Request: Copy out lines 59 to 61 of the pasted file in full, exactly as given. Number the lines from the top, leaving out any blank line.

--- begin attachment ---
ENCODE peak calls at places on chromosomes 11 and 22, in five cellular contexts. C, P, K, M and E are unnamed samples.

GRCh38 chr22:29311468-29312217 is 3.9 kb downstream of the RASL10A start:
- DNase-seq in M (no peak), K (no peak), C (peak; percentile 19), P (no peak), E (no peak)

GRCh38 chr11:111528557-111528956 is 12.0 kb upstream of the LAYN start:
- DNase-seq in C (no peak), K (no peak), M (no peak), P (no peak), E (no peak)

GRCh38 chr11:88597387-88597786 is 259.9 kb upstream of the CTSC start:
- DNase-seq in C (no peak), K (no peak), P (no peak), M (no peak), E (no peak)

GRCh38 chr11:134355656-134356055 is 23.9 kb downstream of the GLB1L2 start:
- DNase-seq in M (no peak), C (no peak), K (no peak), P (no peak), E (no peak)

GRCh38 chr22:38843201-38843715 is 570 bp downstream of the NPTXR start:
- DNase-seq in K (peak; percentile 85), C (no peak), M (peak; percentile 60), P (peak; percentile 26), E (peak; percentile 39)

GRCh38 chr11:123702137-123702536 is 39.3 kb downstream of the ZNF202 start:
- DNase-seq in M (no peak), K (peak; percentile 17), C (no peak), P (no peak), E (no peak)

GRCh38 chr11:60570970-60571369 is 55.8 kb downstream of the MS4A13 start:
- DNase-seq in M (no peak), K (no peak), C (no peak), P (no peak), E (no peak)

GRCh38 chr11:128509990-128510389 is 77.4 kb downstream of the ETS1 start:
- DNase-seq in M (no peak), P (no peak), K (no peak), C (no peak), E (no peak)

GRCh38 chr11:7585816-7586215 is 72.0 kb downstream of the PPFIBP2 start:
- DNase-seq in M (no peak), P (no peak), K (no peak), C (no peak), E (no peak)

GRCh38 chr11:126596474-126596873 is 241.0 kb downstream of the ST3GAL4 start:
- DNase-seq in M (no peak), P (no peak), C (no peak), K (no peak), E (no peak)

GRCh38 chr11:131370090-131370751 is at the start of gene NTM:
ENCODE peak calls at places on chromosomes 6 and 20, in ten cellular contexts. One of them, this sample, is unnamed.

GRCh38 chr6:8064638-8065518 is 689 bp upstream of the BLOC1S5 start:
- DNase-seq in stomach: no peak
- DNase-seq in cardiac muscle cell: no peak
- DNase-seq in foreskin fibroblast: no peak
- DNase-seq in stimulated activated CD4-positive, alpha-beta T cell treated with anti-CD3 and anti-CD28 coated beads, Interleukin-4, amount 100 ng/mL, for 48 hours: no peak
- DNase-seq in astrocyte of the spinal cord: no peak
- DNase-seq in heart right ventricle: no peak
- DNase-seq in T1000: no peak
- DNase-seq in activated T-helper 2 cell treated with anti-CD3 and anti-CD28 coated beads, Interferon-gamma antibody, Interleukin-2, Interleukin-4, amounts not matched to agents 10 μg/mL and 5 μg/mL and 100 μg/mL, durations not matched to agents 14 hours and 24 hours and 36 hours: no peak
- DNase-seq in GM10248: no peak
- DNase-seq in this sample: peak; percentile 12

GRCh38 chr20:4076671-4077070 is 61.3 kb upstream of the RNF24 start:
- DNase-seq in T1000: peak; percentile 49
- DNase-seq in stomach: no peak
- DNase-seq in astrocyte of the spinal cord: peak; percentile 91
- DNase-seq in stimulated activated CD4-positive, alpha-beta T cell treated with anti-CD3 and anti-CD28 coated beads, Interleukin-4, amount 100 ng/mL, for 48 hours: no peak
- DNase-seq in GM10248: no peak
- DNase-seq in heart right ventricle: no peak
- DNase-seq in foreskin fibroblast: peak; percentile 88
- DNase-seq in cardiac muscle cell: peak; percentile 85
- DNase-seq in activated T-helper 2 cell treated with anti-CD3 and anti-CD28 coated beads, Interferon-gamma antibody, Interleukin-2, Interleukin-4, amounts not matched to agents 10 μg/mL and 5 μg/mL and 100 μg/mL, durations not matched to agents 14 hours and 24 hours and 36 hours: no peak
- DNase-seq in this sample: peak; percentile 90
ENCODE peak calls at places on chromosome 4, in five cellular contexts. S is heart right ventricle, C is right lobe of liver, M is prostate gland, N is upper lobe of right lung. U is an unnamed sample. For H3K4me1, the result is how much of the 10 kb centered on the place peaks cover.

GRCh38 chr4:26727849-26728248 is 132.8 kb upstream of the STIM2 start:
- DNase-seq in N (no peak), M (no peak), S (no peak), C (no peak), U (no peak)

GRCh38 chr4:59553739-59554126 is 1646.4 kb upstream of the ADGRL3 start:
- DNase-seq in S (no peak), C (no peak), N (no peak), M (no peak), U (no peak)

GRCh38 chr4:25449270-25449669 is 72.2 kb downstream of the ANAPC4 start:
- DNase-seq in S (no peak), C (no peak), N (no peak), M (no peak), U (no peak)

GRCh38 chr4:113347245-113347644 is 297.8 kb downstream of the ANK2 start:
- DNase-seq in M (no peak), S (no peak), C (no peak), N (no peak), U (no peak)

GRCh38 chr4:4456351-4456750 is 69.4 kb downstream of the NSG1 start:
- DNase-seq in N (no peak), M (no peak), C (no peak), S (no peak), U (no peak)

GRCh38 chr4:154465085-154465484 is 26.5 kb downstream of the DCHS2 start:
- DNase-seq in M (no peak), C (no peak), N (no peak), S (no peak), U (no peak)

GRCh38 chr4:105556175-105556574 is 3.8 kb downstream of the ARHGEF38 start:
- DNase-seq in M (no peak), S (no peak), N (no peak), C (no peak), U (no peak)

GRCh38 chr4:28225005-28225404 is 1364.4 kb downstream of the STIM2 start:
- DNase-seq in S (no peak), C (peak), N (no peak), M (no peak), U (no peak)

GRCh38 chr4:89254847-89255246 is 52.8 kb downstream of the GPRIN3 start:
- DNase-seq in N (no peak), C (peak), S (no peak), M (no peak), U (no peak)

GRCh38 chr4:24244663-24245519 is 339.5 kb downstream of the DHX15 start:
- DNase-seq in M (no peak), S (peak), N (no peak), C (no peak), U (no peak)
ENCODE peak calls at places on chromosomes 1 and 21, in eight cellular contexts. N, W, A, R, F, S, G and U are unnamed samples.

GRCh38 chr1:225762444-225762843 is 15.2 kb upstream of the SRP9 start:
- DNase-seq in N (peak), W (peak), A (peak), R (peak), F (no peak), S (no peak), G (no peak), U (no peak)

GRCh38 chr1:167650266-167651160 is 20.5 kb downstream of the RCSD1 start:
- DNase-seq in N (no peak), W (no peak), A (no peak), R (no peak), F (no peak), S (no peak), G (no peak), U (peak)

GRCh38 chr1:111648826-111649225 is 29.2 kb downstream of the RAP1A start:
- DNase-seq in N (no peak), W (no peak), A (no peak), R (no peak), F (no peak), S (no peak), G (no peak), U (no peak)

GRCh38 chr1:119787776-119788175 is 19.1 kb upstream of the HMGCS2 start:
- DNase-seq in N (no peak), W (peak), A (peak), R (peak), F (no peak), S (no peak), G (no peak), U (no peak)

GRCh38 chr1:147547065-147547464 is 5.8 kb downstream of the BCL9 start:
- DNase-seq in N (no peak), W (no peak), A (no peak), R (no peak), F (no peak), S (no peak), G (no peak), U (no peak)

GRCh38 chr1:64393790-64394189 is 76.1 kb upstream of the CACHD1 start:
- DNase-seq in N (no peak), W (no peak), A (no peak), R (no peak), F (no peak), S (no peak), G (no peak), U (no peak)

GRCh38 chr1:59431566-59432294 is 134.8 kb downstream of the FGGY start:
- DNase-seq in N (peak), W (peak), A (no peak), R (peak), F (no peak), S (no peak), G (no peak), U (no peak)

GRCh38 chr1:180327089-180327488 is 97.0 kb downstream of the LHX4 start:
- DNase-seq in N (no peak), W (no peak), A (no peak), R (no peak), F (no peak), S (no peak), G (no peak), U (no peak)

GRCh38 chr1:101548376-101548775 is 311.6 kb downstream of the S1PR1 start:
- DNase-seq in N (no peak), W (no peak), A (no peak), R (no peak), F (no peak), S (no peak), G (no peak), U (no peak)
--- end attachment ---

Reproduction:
GRCh38 chr4:105556175-105556574 is 3.8 kb downstream of the ARHGEF38 start:
- DNase-seq in M (no peak), S (no peak), N (no peak), C (no peak), U (no peak)

GRCh38 chr4:28225005-28225404 is 1364.4 kb downstream of the STIM2 start: